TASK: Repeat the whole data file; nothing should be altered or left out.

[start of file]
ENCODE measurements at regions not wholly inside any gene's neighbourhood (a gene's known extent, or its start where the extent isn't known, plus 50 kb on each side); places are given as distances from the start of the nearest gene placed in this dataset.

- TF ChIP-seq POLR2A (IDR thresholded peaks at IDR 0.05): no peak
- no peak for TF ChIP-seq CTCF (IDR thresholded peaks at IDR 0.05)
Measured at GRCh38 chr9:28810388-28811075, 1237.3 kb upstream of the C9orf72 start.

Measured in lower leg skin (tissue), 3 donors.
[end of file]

ENCODE measurements at regions not wholly inside any gene's neighbourhood (a gene's known extent, or its start where the extent isn't known, plus 50 kb on each side); places are given as distances from the start of the nearest gene placed in this dataset.

- TF ChIP-seq POLR2A (IDR thresholded peaks at IDR 0.05): no peak
- no peak for TF ChIP-seq CTCF (IDR thresholded peaks at IDR 0.05)
Measured at GRCh38 chr9:28810388-28811075, 1237.3 kb upstream of the C9orf72 start.

Measured in lower leg skin (tissue), 3 donors.